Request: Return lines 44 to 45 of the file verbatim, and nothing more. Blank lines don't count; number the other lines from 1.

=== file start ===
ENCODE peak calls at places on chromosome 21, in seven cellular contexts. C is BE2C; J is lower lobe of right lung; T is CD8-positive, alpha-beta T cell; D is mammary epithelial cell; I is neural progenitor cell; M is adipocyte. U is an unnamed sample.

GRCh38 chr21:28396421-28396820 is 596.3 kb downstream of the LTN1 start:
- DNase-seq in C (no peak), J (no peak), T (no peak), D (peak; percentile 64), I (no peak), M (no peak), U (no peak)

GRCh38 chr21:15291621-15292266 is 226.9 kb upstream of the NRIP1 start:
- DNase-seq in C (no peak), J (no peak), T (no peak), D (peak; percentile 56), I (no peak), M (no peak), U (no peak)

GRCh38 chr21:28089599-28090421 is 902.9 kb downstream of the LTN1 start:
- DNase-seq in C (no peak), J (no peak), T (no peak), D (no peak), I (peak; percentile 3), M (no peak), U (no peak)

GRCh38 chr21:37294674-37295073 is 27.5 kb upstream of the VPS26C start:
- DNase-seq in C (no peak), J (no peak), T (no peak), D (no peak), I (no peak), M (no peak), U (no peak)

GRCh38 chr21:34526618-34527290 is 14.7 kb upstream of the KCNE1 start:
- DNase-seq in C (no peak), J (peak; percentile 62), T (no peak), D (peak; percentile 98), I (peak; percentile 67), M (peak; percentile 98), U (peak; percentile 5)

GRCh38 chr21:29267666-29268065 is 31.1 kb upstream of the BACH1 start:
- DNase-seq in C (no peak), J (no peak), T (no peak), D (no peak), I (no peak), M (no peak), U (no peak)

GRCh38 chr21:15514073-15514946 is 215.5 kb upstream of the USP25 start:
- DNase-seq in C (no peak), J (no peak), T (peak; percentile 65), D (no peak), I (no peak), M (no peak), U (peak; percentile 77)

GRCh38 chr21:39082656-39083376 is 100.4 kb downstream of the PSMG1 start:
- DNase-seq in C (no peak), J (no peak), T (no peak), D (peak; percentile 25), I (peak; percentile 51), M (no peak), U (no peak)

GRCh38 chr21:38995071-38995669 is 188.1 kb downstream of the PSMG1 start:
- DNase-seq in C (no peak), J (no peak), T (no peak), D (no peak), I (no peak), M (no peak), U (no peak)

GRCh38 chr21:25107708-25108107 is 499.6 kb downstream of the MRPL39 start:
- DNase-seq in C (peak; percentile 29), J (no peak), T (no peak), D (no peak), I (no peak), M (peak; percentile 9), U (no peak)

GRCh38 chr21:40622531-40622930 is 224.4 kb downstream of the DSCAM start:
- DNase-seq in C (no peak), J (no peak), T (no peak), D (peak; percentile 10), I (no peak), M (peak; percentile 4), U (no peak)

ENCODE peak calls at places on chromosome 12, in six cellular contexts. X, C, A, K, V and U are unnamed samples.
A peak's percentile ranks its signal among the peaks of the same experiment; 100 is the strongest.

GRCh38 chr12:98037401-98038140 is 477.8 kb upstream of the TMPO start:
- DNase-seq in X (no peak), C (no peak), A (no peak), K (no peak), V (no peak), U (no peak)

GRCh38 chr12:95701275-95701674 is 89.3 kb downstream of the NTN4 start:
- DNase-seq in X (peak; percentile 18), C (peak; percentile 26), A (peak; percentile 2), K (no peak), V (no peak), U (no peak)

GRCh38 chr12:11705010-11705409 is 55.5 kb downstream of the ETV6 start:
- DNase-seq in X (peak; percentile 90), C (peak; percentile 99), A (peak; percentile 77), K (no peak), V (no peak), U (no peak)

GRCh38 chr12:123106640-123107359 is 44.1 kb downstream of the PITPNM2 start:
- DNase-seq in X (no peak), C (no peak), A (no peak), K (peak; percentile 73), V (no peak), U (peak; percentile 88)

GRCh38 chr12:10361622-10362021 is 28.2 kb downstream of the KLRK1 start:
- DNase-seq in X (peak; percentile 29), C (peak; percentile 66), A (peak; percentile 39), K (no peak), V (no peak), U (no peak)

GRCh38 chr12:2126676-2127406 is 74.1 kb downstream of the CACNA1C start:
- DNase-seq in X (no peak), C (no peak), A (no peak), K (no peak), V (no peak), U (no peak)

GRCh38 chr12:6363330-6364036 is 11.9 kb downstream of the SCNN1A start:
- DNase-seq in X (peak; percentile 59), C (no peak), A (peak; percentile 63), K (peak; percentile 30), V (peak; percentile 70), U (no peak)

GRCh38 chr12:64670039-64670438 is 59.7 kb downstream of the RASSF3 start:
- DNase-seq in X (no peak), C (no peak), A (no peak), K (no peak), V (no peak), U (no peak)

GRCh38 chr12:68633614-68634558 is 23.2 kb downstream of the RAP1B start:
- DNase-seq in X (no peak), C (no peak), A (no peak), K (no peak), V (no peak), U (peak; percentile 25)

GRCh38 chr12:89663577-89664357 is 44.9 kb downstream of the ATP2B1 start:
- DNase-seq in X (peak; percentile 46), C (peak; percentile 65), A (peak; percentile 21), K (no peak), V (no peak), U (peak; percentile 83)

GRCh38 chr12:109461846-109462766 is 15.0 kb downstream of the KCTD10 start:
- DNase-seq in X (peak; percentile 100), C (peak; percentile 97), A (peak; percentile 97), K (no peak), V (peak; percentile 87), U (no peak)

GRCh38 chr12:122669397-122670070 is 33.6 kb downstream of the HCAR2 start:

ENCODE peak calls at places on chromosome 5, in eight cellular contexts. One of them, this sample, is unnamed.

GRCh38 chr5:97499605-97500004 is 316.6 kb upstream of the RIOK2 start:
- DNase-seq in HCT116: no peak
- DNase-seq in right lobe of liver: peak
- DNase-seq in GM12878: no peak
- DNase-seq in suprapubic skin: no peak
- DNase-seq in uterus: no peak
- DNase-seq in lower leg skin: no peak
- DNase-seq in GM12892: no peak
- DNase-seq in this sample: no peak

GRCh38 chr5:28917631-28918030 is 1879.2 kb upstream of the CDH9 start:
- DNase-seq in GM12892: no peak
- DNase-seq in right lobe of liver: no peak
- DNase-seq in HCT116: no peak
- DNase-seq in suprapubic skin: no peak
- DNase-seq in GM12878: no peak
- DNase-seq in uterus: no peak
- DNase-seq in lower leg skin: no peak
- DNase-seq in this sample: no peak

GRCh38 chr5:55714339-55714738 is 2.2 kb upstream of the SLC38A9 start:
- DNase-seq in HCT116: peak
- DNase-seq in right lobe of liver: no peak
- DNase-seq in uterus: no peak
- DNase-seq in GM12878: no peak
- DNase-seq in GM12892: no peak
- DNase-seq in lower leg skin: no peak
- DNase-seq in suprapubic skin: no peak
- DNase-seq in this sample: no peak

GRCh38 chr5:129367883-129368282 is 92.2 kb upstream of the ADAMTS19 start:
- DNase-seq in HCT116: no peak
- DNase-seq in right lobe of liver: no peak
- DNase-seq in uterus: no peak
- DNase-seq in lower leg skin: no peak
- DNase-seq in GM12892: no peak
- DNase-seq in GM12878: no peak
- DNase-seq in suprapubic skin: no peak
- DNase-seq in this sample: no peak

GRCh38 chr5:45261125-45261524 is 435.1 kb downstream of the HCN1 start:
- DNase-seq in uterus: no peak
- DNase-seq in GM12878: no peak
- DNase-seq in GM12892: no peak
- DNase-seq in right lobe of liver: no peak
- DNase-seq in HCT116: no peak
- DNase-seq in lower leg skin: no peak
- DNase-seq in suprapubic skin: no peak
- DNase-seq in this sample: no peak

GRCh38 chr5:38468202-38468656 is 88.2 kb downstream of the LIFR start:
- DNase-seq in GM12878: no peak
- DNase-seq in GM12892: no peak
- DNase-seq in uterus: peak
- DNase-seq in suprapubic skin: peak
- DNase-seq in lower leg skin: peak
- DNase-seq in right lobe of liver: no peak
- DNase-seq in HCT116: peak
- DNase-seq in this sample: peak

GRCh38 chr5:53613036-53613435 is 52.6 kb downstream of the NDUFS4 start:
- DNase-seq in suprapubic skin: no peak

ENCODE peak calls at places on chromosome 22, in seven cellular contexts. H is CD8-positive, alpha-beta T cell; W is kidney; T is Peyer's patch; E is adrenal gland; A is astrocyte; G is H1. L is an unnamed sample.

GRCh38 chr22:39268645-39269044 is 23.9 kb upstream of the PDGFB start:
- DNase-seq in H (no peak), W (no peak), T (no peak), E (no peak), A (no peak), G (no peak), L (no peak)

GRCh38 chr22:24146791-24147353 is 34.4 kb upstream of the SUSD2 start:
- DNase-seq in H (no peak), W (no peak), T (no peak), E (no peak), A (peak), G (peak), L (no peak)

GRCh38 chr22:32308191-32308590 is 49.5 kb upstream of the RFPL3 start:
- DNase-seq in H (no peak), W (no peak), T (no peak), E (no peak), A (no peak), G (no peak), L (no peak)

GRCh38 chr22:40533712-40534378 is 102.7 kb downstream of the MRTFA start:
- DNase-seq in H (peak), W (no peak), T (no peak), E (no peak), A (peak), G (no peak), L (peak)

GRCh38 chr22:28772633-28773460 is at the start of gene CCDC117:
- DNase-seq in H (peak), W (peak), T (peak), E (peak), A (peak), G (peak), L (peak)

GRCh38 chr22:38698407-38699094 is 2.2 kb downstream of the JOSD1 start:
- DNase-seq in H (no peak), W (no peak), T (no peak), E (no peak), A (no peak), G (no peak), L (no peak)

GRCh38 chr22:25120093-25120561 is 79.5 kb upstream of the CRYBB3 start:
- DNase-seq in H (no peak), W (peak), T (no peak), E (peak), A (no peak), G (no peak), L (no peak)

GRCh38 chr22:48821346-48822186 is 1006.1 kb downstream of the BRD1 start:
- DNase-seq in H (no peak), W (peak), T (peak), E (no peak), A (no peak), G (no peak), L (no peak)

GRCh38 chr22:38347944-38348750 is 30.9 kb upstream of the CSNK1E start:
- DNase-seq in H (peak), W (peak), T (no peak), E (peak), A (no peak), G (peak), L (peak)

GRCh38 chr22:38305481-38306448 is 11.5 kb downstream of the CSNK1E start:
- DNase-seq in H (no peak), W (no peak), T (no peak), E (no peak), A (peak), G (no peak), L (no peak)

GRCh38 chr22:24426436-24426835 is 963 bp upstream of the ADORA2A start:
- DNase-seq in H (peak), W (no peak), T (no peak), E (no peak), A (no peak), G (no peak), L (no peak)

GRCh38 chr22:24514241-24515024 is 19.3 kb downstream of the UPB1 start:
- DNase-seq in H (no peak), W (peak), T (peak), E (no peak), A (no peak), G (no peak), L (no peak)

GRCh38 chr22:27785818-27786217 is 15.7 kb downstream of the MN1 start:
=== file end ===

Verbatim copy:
GRCh38 chr12:89663577-89664357 is 44.9 kb downstream of the ATP2B1 start:
- DNase-seq in X (peak; percentile 46), C (peak; percentile 65), A (peak; percentile 21), K (no peak), V (no peak), U (peak; percentile 83)